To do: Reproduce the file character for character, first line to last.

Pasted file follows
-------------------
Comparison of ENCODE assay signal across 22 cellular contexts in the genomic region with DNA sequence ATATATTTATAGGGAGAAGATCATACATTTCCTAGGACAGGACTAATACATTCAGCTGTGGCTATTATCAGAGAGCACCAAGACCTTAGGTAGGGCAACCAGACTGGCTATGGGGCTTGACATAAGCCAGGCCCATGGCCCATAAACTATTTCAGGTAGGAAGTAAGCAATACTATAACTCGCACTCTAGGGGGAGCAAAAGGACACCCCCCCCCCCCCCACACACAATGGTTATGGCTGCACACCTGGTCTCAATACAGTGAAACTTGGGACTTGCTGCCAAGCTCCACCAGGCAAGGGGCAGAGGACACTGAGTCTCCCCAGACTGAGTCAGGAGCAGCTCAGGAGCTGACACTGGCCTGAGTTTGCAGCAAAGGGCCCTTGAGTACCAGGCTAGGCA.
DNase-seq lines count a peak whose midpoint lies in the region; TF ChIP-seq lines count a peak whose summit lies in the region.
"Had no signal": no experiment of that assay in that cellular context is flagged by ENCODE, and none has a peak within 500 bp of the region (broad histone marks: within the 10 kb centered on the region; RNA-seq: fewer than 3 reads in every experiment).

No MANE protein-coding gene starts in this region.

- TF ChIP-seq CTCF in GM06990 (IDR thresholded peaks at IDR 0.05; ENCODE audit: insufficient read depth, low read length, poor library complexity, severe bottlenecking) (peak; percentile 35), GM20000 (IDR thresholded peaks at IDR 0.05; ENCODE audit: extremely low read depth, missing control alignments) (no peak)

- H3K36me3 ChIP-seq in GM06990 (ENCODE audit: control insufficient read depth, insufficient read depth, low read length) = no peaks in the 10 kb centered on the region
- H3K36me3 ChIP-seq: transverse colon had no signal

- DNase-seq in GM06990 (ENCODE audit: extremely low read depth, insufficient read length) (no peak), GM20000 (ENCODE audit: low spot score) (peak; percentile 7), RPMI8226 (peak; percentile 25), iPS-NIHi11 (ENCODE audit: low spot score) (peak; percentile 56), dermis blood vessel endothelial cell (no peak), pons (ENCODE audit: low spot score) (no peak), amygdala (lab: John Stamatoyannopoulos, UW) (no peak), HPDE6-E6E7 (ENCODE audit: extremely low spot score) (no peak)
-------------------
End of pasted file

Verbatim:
Comparison of ENCODE assay signal across 22 cellular contexts in the genomic region with DNA sequence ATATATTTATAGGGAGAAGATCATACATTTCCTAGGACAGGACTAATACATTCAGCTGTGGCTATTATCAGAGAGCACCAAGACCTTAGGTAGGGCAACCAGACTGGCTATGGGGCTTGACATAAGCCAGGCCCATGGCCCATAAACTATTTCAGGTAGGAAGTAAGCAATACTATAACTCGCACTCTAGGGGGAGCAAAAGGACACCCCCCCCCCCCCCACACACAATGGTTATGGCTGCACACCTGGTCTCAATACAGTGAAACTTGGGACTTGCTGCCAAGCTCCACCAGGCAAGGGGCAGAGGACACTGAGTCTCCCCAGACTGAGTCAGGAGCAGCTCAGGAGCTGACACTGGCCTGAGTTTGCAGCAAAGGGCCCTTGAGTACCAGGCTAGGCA.
DNase-seq lines count a peak whose midpoint lies in the region; TF ChIP-seq lines count a peak whose summit lies in the region.
"Had no signal": no experiment of that assay in that cellular context is flagged by ENCODE, and none has a peak within 500 bp of the region (broad histone marks: within the 10 kb centered on the region; RNA-seq: fewer than 3 reads in every experiment).

No MANE protein-coding gene starts in this region.

- TF ChIP-seq CTCF in GM06990 (IDR thresholded peaks at IDR 0.05; ENCODE audit: insufficient read depth, low read length, poor library complexity, severe bottlenecking) (peak; percentile 35), GM20000 (IDR thresholded peaks at IDR 0.05; ENCODE audit: extremely low read depth, missing control alignments) (no peak)

- H3K36me3 ChIP-seq in GM06990 (ENCODE audit: control insufficient read depth, insufficient read depth, low read length) = no peaks in the 10 kb centered on the region
- H3K36me3 ChIP-seq: transverse colon had no signal

- DNase-seq in GM06990 (ENCODE audit: extremely low read depth, insufficient read length) (no peak), GM20000 (ENCODE audit: low spot score) (peak; percentile 7), RPMI8226 (peak; percentile 25), iPS-NIHi11 (ENCODE audit: low spot score) (peak; percentile 56), dermis blood vessel endothelial cell (no peak), pons (ENCODE audit: low spot score) (no peak), amygdala (lab: John Stamatoyannopoulos, UW) (no peak), HPDE6-E6E7 (ENCODE audit: extremely low spot score) (no peak)